Sterling was the victim of racially abusive language during our game away at Chelsea last season, which ended with one fan being banned from Stamford Bridge for life.
The incident came after a troubling week for football which saw a Tottenham Hotspur supporter arrested for throwing a banana skin at Pierre-Emerick Aubameyang during Arsenal’s derby victory at the Emirates Stadium.
Sterling went on to highlight the media’s role in fuelling racial tension using his Instagram account, a move that saw him widely praised for the measured and intelligent way he brought the issue into the spotlight.
And Wright-Phillips, who himself was subjected to abuse when playing for England against Spain in Madrid back in 2004, says Sterling's use of social media to get his message across was powerful – and believes his model behaviour will help influence younger generations positively.
“Raheem handled it like a boss,” Wright-Phillips says. “Obviously now there’s a bigger platform to speak out so he could get his message and point across to a lot more people whereas when it happened to me social media wasn’t that powerful.
“The way I dealt with it was to laugh at it and say: “How old are you? We’re in a different time now and football is multicultural.”
“It’s horrible to see it still in the game, especially for kids growing up now. That’s why the way Raheem dealt with it is powerful because kids follow him and will know it isn’t acceptable.
“So many people have always been on his back and I’ve never understood why. He’s a family man and you never hear about him messing around, he’s a family person. Although his image is outstanding now, I never thought it was bad in the first place.”
As well as becoming one of sport’s pre-eminent role models off the pitch, Sterling is also in premium form on it.
He has scored five goals already this season, building on the incredible 48 he scored in the previous two campaigns combined.
Few players have been as central as Sterling to our recent success under Pep Guardiola, and Wright-Phillips is full of praise for Sterling’s performances.
“He’s outstanding,” Wright-Phillips says. “He’s a delight to watch, always plays with a smile on his face and does what City fans love – works hard, fights for the club and under Pep he’s grown so much.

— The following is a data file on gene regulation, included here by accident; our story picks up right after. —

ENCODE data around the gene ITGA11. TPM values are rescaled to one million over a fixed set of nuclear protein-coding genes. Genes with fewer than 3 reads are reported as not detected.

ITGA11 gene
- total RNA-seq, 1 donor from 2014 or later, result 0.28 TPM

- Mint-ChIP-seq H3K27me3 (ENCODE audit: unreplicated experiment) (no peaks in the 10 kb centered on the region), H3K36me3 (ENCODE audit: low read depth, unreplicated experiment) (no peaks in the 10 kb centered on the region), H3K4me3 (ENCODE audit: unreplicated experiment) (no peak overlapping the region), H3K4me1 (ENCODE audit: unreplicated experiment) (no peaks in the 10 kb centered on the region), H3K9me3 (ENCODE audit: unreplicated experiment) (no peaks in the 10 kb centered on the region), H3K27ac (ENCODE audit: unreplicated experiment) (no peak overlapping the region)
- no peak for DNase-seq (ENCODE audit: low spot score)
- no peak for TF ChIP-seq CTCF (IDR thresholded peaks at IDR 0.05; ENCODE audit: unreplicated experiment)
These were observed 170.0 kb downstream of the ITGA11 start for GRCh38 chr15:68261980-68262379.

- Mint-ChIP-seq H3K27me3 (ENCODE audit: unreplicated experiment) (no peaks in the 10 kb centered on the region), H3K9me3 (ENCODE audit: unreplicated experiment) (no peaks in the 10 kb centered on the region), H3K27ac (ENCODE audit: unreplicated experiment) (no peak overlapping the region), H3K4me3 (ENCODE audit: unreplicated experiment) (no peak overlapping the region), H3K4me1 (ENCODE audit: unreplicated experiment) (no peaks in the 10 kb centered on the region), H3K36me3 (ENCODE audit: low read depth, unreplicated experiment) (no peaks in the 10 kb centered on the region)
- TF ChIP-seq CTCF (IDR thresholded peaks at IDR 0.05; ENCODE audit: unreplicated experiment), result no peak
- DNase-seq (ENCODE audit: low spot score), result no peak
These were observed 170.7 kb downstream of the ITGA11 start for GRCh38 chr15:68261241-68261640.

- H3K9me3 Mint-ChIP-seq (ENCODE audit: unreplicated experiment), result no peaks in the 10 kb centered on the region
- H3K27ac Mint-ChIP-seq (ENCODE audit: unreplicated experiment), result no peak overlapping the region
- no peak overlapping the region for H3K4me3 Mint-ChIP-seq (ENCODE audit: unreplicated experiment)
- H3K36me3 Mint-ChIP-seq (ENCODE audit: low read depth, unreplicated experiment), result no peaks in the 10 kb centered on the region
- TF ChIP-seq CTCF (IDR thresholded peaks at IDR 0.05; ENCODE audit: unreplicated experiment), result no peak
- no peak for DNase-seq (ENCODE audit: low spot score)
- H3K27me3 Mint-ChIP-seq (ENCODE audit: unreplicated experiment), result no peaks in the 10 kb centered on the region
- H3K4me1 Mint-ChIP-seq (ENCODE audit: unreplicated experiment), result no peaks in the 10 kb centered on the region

“People always talk about his end product and now you just expect him to have 15 assists a season.
“It’s looking like he could hit 30 goals this season and I hope he does.”
Wright-Phillips was talking during City’s global Trophy Tour, a celebration of us becoming the first team in English football history to win six trophies in a single season across both men’s and women’s teams.
The six-month tour will see us visit mainland China, Hong Kong, Japan, USA, Brazil, Nigeria, UAE, Egypt, South Korea, Indonesia, Australia, Thailand and India, giving fans across the globe the chance to get close to the silverware.
Wright-Phillips was with us in the USA and Brazil, and he says it’s a ‘dream’ for him to continue his involvement with City, who he feels remain a club rooted in traditional values.
“City has always had a place in my heart so to still be a part of it now I’m not playing anymore, I still feel like I’m involved in City which is a dream,” he says.
“The fact I get to show the trophies to the rest of world and show them what City is about is amazing. The football festival at the Museu do Futebol in Sao Paulo was so family oriented, which is just City all over, and the way it has been since I was 16.
“It was very cool to meet City fans, especially with Elano at the football festival in Sao Paulo. He explained how passionate fans are about football in general, and how they combine their support for Premier League teams with Brazilian teams.
“It just shows how far Man City have come and how they are loved in so many cultures around the world.”
So, did Wright-Phillips ever believe City would be parading six major trophies on a global trophy tour?
“I would more say I didn’t think it would happen this quickly," he added.
“What the club have built has been fast in terms of dominating the country, and to a point Europe even though we fell at a late hurdle last season.
“People now fear Manchester City and that doesn’t normally happen this quickly.”